While the perpetrators of the military memorandum thought they had solved the "problem" in politics, the warning bells for the end of their tutelage started to ring. According to them, targeting the National Vision Movement, which was the movement for the conservative and religious people who were oppressed during the coup, would be the solution to end the "problem."

Yet, what they did by attacking the movement was create a renewed and stronger political class that has yet be stopped in the elections that have since followed: The Justice and Development Party (AK Party) government.

Conservative politics, which was led by the then-head of the AK Party, Recep Tayyip Erdoğan, abandoned the "appearance" of the "Islamic rhetoric." It gained a power that could lead society in the political arena in the direction of its historic goals.

Nevertheless, unfortunately, the decade-long Feb. 28 process, from February 1994, when the RP began to win local administrations, to 2002, when the AK Party was founded and started consolidating its power, caused great social and individual devastation.

At the beginning of the 1990s, despite the crises experienced in the center right and left, the National Vision Movement under the leadership of the RP could reach the masses by leaning on democracy, civil society and renewing market system discourses. Particularly, the young masses had shown great interest in the party/movement.

However, the system was against the right to education, freedom of belief, utilization of public service and entrance to public service (from which conservative or religious individuals were banned) and naturally the tensions between the masses and the system increased.

The state under the discriminatory system attacked the conservative and religious people in the name of a "contemporary society."

For example, many female students wearing headscarves were not allowed to enroll in university because they wore headscarves in their ID card photos. They were also not allowed to enter courses and exams at some universities. To go even further, some universities even expelled them or had disciplinary process started against them.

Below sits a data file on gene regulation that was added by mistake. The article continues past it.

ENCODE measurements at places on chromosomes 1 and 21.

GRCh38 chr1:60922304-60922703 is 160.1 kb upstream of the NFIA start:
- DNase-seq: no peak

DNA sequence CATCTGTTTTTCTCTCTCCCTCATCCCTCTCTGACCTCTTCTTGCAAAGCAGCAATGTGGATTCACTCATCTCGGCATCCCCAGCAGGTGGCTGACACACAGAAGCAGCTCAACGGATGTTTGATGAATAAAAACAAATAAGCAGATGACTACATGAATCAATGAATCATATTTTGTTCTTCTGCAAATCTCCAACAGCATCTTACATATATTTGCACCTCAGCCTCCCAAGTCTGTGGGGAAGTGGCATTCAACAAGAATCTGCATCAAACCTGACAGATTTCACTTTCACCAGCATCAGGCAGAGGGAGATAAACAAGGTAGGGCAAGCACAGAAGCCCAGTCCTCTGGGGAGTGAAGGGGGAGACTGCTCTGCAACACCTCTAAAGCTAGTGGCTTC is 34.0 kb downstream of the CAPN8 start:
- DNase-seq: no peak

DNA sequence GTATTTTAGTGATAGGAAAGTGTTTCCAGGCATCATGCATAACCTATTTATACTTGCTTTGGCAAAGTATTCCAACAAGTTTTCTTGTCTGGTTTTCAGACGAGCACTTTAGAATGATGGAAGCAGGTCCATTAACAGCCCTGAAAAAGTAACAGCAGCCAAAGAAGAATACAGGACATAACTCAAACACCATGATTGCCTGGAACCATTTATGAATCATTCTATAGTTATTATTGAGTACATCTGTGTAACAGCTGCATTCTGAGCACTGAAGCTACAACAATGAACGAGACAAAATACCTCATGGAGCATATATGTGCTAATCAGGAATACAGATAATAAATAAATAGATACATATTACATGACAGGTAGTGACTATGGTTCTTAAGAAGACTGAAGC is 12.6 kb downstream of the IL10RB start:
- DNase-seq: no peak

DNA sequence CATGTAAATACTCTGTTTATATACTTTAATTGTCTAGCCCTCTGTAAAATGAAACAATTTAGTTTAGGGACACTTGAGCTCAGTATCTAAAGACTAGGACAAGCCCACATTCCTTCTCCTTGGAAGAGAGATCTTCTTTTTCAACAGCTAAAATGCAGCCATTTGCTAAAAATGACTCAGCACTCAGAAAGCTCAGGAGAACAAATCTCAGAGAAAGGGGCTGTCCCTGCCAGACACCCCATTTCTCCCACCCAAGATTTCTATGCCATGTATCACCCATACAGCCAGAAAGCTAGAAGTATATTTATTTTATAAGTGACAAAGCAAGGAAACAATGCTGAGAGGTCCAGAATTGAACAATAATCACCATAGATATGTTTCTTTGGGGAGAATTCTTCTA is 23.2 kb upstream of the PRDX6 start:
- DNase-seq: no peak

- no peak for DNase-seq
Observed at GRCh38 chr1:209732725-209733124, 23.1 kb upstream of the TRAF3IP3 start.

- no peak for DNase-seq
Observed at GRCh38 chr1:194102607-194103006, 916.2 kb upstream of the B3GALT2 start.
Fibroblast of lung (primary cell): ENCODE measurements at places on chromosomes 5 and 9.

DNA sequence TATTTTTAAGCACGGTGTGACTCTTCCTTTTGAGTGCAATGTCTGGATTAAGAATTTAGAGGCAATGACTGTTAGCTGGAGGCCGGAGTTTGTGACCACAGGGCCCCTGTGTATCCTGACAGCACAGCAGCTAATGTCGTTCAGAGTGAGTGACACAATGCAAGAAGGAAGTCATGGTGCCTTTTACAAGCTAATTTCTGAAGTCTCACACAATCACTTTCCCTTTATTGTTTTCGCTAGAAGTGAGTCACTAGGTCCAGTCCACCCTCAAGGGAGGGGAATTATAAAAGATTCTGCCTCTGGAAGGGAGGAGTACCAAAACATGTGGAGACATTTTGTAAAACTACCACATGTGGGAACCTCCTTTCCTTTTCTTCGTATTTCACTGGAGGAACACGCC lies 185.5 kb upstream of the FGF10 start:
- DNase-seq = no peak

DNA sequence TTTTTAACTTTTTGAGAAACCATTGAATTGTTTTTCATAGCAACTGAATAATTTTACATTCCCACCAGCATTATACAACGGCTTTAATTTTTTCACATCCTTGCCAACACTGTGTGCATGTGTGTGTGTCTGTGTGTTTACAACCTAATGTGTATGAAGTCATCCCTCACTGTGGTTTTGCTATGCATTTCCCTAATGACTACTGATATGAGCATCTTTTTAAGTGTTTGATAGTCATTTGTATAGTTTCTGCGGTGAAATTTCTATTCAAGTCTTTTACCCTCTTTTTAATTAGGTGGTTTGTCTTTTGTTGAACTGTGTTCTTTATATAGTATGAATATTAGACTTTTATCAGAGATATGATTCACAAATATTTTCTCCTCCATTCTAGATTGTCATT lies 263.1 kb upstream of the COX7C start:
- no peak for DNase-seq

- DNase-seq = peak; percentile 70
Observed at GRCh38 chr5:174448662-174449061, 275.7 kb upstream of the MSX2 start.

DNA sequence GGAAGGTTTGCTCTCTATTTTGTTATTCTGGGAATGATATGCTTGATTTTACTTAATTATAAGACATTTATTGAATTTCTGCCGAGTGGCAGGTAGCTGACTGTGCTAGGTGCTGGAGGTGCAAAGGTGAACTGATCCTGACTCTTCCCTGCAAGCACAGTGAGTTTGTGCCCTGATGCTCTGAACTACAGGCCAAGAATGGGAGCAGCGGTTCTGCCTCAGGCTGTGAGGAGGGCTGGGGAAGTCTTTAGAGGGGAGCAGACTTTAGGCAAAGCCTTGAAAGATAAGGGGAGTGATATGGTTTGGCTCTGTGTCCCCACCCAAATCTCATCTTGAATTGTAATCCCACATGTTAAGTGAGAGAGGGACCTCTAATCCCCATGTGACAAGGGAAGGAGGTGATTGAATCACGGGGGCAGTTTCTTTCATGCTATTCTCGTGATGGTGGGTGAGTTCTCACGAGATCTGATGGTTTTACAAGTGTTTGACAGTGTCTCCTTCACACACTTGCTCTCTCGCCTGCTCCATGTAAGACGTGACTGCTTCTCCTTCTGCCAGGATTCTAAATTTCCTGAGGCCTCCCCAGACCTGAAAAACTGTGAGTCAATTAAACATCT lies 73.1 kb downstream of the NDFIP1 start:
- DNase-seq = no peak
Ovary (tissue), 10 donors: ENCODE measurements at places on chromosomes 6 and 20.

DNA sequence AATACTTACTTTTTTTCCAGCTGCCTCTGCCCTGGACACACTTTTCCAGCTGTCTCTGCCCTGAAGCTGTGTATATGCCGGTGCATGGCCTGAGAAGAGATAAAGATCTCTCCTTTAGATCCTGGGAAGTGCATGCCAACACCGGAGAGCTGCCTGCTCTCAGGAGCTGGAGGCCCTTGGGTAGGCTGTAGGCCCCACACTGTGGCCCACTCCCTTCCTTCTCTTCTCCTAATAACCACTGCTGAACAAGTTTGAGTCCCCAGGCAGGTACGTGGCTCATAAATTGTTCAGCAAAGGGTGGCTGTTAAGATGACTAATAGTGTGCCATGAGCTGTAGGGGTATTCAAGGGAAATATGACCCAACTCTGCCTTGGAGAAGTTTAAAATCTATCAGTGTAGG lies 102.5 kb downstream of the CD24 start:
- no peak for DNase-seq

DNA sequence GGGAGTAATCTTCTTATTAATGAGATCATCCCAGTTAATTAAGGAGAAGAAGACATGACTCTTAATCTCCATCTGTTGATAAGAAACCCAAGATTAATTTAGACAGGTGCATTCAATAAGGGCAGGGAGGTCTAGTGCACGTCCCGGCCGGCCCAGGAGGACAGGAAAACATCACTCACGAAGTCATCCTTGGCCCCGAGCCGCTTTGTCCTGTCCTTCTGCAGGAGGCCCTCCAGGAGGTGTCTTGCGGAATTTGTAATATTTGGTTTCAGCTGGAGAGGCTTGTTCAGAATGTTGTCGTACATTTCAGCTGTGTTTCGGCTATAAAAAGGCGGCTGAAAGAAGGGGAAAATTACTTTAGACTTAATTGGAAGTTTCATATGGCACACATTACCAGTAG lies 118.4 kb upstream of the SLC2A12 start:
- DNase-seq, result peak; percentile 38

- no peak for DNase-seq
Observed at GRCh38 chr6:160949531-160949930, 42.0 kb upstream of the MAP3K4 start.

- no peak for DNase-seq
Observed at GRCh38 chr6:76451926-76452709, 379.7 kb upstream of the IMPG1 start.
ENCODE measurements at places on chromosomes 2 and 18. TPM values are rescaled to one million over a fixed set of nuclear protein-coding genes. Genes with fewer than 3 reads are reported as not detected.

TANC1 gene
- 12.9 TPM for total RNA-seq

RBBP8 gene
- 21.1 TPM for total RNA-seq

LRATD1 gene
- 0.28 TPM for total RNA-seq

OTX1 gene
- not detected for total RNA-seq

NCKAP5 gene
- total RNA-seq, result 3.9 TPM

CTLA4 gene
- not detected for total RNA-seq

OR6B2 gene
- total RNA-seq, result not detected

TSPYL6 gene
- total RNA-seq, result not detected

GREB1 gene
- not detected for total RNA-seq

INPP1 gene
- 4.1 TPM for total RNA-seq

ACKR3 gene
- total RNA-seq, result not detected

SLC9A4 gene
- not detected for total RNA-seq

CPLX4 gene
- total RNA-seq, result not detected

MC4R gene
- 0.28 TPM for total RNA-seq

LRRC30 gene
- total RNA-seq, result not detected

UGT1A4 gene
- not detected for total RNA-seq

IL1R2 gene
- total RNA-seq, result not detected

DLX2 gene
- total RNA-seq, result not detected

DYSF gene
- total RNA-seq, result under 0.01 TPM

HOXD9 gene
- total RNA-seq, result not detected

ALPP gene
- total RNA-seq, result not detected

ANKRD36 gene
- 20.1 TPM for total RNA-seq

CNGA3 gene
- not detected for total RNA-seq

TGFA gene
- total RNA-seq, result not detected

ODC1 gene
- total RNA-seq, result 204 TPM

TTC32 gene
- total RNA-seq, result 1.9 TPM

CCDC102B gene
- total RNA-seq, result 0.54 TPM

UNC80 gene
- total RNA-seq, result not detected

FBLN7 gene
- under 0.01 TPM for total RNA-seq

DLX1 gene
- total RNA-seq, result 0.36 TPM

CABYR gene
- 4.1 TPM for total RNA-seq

Many of the headscarf wearing women, who successfully completed their schooling, were not given the right to speak at their graduation ceremony and on their "happiest" days, their family members were not allowed to enter the graduation ceremony halls.

The pressure in universities was not only limited to female students, such that conservative or religious scholars were dismissed from the universities or were exposed to mobbing by "contemporary defenders."

On the other hand in the judiciary, female lawyers with headscarves, who were not even public officials, were banned from practicing law by the Bar Associations and they were kicked out of the court rooms by "contemporary-defender" judges.

Nothing was different in the military: Candidates for military schools who had a family member with a headscarf were not accepted by the schools, even if they had high marks in their military exams. A number of officers and non-commissioned officers were dismissed from the army because their wives wore a headscarf, in a decision made by the Supreme Military Council (YAŞ).

As a result of the pressure on them, some members of the army had to hand over their economic rights and were forced to resign early.

The worst example for this sequence of inhumane exclusion was that the mothers of soldiers who wore headscarves were not allowed to attend the oath ceremony of their sons who were serving their country.

The pressure on their lifestyle led many people to lose their profession, their health, their lives and their families. Many conservative or religious citizens were forced to continue their lives by experiencing psychological pressure while dealing with economic troubles. Many students had to continue their education abroad, with great difficulty. The equivalents of the diplomas they received were canceled by the Higher Education Board.

As a result, the politics that started in the 1990s ended worse than it had begun. Political, economic, legal, and social life went through an irreparable experience.

* Ph.D. candidate at the Department of Political Science in Yıldız Teknik University